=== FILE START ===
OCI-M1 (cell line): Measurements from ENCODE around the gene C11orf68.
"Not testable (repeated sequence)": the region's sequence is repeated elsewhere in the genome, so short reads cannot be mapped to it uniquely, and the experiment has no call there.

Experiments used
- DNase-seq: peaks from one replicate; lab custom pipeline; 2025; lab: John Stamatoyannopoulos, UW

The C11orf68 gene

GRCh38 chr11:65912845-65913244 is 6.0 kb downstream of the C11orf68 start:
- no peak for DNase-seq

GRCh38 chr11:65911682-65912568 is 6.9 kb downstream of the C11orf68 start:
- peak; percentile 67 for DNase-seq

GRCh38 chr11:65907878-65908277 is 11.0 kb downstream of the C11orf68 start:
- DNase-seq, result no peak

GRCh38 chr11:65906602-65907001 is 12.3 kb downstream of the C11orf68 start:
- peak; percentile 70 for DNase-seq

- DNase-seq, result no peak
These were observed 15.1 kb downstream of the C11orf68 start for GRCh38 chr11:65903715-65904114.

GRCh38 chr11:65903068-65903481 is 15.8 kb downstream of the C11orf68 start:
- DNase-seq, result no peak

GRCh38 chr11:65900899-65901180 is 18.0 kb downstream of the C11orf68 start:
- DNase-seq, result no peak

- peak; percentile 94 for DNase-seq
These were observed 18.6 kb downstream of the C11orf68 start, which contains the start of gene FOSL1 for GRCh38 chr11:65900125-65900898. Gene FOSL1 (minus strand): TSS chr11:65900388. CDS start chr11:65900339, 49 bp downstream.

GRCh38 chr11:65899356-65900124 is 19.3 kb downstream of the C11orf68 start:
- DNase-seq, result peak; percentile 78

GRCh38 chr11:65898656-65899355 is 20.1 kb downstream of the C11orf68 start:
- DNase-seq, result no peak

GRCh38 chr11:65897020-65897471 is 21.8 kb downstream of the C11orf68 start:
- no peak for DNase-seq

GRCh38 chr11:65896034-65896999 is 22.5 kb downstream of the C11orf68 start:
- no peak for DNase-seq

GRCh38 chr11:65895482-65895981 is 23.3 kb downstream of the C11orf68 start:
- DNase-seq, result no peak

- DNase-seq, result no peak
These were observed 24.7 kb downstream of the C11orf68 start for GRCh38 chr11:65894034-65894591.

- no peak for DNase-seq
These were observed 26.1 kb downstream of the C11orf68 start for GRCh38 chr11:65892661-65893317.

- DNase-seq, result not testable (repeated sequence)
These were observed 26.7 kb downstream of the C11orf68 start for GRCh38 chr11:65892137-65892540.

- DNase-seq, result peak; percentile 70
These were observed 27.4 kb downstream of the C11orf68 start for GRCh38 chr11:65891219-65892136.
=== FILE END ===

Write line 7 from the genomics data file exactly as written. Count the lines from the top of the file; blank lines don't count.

- no peak for DNase-seq